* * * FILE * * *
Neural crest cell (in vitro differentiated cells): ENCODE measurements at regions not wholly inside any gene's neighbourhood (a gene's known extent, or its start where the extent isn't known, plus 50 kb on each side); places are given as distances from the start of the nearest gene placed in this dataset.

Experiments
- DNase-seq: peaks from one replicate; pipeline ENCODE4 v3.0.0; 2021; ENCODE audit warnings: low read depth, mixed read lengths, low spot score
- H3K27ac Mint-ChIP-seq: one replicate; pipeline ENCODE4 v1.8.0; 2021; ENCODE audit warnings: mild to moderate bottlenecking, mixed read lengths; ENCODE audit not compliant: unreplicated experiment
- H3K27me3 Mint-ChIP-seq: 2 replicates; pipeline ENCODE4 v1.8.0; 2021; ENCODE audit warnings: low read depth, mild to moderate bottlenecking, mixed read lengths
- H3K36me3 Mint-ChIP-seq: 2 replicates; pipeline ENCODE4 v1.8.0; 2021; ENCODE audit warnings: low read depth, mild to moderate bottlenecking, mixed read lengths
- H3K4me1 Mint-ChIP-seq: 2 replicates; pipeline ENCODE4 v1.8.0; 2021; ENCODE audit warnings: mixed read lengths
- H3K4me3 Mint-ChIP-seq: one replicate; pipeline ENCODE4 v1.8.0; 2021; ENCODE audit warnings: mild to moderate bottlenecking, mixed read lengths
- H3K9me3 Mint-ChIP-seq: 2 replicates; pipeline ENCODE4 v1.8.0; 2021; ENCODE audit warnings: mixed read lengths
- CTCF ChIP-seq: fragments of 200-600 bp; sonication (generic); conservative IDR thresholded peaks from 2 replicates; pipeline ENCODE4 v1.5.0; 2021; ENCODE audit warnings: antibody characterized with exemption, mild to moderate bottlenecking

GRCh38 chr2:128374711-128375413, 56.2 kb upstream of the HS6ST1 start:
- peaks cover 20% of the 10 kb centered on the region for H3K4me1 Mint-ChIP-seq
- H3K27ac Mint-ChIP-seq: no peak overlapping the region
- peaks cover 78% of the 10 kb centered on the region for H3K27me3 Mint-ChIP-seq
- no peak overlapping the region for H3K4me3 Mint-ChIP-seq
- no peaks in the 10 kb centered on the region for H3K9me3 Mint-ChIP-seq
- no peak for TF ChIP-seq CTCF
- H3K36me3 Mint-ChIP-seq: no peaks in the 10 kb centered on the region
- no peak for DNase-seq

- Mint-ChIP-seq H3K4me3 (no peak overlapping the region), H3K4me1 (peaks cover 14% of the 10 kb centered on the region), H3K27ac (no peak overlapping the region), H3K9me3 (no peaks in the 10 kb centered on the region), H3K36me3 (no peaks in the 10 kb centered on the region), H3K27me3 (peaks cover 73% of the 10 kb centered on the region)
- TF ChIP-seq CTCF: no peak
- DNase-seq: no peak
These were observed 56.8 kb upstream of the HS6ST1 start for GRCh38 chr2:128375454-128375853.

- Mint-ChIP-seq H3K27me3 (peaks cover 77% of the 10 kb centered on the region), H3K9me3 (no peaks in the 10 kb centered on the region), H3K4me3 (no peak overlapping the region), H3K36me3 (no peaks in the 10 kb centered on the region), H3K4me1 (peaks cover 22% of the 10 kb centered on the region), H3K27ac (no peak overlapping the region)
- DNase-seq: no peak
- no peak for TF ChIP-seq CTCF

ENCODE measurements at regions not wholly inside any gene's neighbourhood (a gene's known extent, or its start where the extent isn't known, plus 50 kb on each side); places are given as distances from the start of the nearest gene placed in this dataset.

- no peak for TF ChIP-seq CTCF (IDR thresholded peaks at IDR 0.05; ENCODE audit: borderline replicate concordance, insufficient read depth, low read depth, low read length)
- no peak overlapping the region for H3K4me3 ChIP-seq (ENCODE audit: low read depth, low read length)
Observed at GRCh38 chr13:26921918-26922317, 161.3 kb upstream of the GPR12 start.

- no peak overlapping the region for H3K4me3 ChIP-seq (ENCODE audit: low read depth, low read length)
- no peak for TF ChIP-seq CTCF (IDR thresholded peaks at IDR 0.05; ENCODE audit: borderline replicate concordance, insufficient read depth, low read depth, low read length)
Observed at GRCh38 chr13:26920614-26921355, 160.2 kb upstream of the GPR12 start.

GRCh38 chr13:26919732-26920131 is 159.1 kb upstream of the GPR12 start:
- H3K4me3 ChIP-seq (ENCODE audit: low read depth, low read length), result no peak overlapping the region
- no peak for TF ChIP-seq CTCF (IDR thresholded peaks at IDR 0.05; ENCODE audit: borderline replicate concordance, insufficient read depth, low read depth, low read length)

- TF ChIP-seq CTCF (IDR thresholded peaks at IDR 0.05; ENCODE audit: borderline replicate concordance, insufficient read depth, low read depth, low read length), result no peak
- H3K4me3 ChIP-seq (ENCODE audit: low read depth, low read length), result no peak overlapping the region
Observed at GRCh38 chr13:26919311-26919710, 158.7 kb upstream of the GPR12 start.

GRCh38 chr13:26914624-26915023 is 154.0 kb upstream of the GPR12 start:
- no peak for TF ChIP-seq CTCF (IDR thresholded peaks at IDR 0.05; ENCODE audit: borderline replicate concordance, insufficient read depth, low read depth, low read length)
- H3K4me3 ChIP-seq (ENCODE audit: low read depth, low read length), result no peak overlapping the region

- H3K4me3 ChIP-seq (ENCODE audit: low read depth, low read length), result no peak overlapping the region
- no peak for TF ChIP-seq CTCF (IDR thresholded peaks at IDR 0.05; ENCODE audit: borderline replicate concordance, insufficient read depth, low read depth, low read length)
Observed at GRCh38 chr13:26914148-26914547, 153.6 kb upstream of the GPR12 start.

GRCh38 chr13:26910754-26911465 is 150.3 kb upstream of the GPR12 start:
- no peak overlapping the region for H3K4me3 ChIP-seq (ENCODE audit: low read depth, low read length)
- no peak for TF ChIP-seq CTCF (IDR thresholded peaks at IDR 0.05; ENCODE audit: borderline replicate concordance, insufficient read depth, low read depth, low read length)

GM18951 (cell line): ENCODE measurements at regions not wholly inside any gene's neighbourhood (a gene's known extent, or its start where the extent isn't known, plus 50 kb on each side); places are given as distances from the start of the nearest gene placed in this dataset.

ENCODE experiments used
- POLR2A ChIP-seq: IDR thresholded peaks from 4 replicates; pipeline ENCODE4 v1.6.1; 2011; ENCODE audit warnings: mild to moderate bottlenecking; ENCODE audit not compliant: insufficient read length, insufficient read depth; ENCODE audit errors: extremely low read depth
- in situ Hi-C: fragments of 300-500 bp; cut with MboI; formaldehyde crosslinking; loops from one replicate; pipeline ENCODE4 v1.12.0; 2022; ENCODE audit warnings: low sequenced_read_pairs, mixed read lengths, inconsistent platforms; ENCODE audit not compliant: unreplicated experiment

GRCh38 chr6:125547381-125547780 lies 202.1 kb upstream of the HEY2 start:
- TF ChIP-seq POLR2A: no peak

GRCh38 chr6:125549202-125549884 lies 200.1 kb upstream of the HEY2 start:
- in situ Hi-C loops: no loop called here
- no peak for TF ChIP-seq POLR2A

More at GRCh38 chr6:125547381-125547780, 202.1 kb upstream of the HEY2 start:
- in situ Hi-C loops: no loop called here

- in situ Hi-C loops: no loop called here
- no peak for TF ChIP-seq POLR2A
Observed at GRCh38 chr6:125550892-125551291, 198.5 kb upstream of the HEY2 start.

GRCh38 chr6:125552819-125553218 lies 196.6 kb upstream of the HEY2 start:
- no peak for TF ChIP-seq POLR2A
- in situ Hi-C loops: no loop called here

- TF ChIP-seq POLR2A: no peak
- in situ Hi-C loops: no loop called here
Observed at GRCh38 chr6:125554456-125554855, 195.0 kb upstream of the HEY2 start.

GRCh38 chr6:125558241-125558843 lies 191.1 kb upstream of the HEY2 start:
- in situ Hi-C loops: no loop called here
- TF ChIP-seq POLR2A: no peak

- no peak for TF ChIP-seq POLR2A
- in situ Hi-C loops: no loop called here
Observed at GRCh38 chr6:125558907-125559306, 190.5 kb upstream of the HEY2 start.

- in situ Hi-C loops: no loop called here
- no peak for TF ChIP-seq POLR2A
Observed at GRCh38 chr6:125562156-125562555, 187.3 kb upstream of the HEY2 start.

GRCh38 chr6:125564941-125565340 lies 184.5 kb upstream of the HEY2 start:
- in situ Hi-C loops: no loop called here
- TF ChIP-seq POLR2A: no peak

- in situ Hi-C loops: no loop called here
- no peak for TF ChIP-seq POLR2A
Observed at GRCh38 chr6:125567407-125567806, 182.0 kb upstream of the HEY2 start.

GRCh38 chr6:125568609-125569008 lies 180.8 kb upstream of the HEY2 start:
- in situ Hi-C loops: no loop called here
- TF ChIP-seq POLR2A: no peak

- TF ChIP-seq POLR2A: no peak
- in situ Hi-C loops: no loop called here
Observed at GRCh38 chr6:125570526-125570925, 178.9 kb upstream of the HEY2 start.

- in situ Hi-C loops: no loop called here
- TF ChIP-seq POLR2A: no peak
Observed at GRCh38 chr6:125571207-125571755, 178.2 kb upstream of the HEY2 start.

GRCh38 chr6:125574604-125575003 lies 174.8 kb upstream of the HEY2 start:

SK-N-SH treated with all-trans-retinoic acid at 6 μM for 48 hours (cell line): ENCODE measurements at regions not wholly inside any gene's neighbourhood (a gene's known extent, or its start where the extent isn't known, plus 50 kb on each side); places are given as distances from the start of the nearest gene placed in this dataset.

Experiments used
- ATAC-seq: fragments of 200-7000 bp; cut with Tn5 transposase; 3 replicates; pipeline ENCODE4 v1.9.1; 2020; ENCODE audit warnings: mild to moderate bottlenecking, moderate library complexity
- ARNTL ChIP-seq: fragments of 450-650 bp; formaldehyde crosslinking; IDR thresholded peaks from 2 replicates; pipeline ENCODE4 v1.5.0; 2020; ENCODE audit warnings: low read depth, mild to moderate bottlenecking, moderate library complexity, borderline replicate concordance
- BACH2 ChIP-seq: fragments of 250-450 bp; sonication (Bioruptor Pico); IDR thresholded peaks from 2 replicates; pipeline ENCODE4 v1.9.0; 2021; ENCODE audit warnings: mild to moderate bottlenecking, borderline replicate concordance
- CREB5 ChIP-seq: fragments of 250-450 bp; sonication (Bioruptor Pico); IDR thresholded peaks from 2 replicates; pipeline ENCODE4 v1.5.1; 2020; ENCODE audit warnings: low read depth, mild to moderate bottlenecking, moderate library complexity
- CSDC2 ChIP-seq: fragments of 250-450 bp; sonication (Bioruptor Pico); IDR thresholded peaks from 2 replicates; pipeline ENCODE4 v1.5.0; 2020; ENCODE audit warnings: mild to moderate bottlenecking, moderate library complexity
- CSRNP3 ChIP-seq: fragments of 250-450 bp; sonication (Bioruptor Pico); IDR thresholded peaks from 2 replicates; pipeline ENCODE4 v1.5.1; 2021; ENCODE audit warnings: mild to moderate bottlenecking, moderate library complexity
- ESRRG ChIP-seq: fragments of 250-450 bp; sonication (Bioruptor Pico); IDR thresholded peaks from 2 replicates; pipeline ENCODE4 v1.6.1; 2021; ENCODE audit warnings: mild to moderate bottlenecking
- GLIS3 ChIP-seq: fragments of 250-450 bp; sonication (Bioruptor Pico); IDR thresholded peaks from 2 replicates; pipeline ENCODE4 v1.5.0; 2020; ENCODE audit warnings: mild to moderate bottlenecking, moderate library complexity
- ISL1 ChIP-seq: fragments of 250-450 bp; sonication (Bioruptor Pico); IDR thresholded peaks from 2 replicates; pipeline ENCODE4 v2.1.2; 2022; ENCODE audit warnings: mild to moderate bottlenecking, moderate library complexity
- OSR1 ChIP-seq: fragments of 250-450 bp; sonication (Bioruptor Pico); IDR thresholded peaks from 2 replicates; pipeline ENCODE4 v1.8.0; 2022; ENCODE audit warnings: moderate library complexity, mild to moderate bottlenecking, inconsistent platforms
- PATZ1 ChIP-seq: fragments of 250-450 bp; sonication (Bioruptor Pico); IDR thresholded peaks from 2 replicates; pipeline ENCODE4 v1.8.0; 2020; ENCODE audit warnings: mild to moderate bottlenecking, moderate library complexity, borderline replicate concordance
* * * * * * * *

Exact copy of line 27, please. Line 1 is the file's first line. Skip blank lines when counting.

ENCODE measurements at regions not wholly inside any gene's neighbourhood (a gene's known extent, or its start where the extent isn't known, plus 50 kb on each side); places are given as distances from the start of the nearest gene placed in this dataset.